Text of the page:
Our presenters included males and females from multiple countries at an array of career stages. I am glad to have been a part of this fortnight, and I am glad that our current students got to see such a diverse integration of people and palaeoecology. My hope is at least one of these students has been inspired by these seminars, and will develop the same passion for palaeoecology as what we’ve seen here over the last two weeks.

 

 

Exploring ancient cesspits in Deventer (Netherlands)

Jippe Kreuning

University of Amsterdam MSc Biological Sciences student Jippe Kreuning investigated the contents of cesspits in the Dutch city of Deventer for his research project. Jippe investigated fossil pollen, seeds and other biological remains to discover what people in the ancient city were eating. In doing so Jippe gained new insights into ancient trade routes.

To find out more about Jippe’s project watch his video courtesy of FOLIA YouTube channel (in Dutch)

Jippe Kreunings zoektocht naar versteende poep

Radio Gaga

Sex & Bugs & Rock 'n Roll

When Jennie Dennett of BBC Radio Cumbria heard that we were taking Cumbrian dung beetles to Glastonbury, she immediately got in touch to find out more and invited us to give an interview at their studios in Carlisle. Our activity “How Gross is Your Festival Kit” gave her an idea – drawing presenter Mike Zeller away from the studio under the pretence of a meeting, a member of the studio team took sneaky swabs of his kit and posted them to us at the Lancaster Environment Centre. We duly plated them out and incubated them to see what’s population the BBC Radio Cumbria studio.

On Friday, we arrived at the studio with some nasty-looking growths on agar plates, which we were able to produce on cue when Mike asked us about the activity.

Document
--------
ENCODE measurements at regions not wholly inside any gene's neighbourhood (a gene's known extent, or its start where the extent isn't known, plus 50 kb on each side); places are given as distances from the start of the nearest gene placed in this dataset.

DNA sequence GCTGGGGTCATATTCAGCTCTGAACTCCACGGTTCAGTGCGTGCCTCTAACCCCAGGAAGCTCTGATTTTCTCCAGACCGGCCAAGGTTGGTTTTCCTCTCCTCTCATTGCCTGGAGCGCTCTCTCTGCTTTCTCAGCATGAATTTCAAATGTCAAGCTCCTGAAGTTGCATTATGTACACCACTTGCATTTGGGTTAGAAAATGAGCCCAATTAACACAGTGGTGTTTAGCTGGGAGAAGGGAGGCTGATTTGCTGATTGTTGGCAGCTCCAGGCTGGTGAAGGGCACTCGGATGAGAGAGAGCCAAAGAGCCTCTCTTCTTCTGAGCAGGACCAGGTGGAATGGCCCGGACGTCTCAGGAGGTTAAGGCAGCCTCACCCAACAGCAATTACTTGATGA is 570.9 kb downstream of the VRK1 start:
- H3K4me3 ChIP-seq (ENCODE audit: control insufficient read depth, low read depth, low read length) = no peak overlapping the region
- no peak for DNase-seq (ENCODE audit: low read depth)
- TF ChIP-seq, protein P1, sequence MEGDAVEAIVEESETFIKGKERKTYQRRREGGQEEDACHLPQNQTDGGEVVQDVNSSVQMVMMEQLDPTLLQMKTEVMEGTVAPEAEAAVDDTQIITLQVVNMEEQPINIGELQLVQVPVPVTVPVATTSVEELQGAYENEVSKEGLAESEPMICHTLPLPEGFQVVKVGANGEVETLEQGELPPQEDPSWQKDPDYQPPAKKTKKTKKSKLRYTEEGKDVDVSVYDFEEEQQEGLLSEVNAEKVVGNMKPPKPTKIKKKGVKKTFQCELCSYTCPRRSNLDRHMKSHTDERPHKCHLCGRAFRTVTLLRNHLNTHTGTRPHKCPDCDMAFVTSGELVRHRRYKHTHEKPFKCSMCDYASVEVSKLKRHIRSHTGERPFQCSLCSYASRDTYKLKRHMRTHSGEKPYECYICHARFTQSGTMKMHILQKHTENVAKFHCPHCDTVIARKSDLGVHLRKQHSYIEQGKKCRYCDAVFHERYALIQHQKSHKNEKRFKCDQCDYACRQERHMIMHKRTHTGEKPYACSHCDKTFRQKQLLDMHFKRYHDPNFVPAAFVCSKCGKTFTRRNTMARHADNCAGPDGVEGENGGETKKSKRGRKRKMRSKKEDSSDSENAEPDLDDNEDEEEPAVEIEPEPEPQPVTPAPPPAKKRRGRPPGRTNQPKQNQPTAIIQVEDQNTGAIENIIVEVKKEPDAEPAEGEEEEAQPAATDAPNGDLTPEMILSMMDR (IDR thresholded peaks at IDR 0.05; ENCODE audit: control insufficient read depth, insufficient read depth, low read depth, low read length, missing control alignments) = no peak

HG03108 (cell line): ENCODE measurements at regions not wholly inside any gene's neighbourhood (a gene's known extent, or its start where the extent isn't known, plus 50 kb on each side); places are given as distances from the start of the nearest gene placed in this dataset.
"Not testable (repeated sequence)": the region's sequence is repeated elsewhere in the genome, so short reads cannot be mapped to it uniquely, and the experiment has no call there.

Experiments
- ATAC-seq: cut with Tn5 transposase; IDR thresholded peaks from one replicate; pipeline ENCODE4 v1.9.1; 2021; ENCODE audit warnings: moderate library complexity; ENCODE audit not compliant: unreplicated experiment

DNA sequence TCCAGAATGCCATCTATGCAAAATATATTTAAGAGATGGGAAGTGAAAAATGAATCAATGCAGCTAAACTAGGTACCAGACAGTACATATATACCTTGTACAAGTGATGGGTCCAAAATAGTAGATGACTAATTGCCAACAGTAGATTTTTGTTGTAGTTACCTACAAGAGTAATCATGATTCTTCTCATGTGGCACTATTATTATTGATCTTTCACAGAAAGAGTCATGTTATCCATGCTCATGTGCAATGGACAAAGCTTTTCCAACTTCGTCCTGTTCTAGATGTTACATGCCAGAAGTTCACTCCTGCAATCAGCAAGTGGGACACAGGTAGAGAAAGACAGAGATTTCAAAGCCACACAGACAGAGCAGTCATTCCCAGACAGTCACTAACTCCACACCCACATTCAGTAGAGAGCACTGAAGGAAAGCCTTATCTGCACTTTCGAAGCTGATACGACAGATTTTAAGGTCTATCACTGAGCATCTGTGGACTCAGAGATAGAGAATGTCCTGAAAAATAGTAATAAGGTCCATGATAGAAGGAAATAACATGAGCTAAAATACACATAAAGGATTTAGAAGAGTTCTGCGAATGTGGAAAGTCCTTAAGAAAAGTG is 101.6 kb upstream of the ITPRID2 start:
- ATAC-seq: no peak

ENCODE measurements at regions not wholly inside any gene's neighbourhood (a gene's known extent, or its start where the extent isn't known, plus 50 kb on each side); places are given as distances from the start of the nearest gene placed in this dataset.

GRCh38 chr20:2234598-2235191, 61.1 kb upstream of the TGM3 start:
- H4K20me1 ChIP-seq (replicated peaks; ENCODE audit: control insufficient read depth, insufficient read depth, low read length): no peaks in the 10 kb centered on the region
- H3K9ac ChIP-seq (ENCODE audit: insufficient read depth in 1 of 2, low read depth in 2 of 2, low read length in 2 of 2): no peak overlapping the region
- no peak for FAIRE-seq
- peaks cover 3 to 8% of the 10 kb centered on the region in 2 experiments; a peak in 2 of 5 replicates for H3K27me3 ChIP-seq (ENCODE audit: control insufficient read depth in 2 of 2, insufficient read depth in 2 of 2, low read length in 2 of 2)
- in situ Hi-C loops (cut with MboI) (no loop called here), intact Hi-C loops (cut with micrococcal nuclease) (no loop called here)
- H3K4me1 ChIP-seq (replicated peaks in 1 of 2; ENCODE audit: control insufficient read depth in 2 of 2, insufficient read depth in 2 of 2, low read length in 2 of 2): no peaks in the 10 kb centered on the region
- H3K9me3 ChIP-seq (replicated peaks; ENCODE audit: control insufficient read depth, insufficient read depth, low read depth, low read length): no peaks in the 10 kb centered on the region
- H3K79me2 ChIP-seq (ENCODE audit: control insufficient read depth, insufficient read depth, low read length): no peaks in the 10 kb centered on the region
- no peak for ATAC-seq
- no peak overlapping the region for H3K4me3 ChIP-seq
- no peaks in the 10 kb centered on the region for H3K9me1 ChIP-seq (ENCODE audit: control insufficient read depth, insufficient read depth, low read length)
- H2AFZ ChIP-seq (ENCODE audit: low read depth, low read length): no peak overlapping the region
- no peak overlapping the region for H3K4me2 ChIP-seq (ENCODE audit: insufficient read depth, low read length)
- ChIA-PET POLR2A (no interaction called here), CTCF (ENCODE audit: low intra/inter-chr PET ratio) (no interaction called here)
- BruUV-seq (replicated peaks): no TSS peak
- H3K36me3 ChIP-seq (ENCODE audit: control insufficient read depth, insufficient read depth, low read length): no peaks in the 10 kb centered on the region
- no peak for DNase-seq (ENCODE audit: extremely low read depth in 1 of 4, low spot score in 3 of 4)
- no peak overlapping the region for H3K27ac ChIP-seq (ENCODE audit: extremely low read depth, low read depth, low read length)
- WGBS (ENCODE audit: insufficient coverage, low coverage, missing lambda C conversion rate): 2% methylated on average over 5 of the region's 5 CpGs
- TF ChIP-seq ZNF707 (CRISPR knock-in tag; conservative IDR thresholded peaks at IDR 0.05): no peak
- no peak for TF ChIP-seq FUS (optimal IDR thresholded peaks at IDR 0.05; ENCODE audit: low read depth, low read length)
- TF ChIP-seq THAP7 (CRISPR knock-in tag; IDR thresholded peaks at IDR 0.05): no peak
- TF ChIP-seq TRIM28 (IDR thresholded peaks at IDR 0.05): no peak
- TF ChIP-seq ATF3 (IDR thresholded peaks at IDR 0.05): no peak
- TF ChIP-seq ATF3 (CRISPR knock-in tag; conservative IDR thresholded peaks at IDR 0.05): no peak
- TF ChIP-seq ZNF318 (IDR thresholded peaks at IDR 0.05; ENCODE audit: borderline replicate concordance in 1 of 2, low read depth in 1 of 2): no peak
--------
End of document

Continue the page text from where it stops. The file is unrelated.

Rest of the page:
InTheStudio

BBC Radio Cumbria videoed the whole thing and have posted it on Facebook here.

Mike’s bacteria…

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Fossil Hunters!

New films on how to find out about past environmental change from Elizabeth Alexson (University of Minnesota Duluth, USA)

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Past climate change seminars

Palynologische Kring presents four seminars focus on past climate change

Date: Thursday 22 June
Time: Starts 14:10
Location: University of Amsterdam, Institute for Biodiversity & Ecosystem Dynamics, Science Park

  • Eric Grimm: A high-resolution record of hydrologic variability, vegetation, and fire from the Northern Great Plains, North America
  • Suzette Flantua: Assembling the biogeographic history of the Northern Andes – A multi-proxy approach
  • Carina Hoorn: The Amazon at sea: Onset and stages of the Amazon River from a marine record, with special reference to Neogene plant turnover in the drainage basin
  • Keith Richards: Why did the Arctic seal, Phoca hispida, become land-locked in the Caspian Sea 2.6 million years ago? : Palynology and foraminifera explain how

For percise details of location and time please contact the organiser Prof. dr. Henry Hooghiemstra.